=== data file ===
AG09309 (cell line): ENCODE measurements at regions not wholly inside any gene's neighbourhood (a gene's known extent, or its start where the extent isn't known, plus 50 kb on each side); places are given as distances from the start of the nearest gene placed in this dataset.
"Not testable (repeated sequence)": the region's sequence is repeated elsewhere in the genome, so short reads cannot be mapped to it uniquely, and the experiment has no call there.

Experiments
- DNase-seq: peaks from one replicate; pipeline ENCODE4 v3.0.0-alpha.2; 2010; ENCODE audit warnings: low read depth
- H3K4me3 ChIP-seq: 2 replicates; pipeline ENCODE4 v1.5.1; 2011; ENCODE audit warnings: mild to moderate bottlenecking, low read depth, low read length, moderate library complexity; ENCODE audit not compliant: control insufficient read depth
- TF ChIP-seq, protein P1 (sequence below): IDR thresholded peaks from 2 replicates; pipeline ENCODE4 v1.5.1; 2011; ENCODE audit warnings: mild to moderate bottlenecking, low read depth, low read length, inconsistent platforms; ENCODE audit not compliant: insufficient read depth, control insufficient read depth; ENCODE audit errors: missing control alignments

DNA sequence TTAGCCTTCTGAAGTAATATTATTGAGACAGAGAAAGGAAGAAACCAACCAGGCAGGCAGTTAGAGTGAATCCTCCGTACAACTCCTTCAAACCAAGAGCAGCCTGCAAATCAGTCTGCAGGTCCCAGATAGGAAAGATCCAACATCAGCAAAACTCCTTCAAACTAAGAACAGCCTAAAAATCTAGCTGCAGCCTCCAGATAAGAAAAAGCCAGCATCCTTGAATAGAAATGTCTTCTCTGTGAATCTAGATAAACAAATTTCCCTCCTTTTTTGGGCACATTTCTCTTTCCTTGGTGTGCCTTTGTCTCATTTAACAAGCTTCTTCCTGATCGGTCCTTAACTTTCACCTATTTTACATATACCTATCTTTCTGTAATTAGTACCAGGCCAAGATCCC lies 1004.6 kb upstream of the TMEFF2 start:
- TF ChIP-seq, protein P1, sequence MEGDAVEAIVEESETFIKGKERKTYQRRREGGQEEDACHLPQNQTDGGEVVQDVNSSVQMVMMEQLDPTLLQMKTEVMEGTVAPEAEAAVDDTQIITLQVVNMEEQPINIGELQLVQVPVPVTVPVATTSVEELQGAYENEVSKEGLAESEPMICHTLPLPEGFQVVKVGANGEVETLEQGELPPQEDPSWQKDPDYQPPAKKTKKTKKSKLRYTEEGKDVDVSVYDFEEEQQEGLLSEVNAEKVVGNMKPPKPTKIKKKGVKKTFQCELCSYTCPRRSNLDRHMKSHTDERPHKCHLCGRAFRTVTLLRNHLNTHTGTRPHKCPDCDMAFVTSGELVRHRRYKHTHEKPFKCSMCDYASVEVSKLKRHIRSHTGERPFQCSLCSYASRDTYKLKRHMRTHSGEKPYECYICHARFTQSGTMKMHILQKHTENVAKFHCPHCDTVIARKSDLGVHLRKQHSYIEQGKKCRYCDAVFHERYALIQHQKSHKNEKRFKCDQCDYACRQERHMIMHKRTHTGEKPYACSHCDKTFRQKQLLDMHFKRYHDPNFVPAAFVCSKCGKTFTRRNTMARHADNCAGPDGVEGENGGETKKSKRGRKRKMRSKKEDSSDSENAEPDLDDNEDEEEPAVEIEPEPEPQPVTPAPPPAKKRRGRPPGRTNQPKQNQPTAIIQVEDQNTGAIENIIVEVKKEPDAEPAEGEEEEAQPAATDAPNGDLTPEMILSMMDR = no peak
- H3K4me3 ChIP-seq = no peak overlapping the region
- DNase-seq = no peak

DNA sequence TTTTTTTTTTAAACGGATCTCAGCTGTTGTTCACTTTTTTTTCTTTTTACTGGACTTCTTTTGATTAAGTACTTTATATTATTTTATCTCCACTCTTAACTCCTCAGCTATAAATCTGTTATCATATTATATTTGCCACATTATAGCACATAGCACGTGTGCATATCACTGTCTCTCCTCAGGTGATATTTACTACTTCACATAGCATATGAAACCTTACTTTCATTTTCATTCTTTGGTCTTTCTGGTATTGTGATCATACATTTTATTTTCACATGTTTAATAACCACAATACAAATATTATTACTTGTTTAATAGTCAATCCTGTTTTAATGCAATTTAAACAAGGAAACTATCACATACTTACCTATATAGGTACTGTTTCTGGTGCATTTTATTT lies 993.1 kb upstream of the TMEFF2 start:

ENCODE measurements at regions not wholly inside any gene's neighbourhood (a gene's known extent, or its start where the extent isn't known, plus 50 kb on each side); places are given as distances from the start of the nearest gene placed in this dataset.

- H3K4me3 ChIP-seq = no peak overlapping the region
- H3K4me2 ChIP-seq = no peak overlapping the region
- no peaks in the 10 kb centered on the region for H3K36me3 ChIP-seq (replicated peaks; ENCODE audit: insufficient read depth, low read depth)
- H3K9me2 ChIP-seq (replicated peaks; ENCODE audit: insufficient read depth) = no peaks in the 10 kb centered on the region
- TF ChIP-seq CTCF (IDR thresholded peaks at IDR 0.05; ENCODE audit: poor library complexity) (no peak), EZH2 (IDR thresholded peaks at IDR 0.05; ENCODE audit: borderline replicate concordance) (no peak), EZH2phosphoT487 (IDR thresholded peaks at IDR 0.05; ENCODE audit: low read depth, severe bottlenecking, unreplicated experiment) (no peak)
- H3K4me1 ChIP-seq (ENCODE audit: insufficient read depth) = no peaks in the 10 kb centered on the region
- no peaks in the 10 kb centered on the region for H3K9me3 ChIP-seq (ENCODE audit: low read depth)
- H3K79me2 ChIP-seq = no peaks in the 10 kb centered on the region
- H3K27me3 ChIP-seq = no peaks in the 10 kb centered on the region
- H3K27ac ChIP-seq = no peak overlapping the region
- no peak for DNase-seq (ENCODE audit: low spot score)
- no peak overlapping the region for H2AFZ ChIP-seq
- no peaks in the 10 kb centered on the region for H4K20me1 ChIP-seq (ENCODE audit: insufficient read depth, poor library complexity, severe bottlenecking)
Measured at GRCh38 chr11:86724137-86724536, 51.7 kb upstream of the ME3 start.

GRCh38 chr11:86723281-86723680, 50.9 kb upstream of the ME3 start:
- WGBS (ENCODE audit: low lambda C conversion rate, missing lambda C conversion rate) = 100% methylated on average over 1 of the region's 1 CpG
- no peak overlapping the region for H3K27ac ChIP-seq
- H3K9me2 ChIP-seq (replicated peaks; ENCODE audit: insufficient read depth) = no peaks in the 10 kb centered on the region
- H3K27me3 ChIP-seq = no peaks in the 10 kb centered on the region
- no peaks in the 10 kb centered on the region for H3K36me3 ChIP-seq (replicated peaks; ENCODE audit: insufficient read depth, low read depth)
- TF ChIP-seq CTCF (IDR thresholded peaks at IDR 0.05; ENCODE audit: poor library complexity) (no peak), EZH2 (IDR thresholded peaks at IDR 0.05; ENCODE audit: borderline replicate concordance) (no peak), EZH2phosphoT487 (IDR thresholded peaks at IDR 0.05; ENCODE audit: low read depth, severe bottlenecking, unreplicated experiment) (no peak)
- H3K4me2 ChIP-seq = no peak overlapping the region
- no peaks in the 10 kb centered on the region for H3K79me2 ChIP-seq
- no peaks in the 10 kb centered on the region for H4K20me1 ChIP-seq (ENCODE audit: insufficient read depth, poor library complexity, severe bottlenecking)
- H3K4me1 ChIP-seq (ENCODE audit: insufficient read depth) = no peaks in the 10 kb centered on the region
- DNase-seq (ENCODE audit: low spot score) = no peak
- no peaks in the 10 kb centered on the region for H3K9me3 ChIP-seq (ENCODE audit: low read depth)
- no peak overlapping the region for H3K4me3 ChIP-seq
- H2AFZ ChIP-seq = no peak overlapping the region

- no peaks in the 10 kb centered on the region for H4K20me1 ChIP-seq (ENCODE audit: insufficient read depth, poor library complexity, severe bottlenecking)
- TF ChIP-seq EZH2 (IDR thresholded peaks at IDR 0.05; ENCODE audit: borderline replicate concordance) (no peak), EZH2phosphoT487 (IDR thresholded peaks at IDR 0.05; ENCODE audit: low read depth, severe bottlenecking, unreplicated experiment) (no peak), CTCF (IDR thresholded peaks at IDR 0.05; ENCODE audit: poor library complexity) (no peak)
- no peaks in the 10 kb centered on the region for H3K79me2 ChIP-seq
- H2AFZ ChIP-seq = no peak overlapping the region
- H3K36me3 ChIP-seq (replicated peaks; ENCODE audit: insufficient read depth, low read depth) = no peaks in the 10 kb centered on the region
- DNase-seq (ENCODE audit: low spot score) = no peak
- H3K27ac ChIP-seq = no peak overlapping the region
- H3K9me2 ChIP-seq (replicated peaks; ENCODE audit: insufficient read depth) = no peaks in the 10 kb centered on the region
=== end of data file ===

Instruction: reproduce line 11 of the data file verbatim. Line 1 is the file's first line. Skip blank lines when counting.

DNA sequence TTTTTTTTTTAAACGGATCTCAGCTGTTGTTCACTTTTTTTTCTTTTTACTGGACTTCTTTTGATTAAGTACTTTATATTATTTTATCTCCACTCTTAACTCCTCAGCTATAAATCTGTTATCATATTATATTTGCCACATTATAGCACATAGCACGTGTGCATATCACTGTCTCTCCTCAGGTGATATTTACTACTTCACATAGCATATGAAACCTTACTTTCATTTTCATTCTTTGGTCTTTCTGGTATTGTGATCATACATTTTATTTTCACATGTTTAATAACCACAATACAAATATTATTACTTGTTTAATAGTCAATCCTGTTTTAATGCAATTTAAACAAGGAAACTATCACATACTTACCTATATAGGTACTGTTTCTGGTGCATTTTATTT lies 993.1 kb upstream of the TMEFF2 start: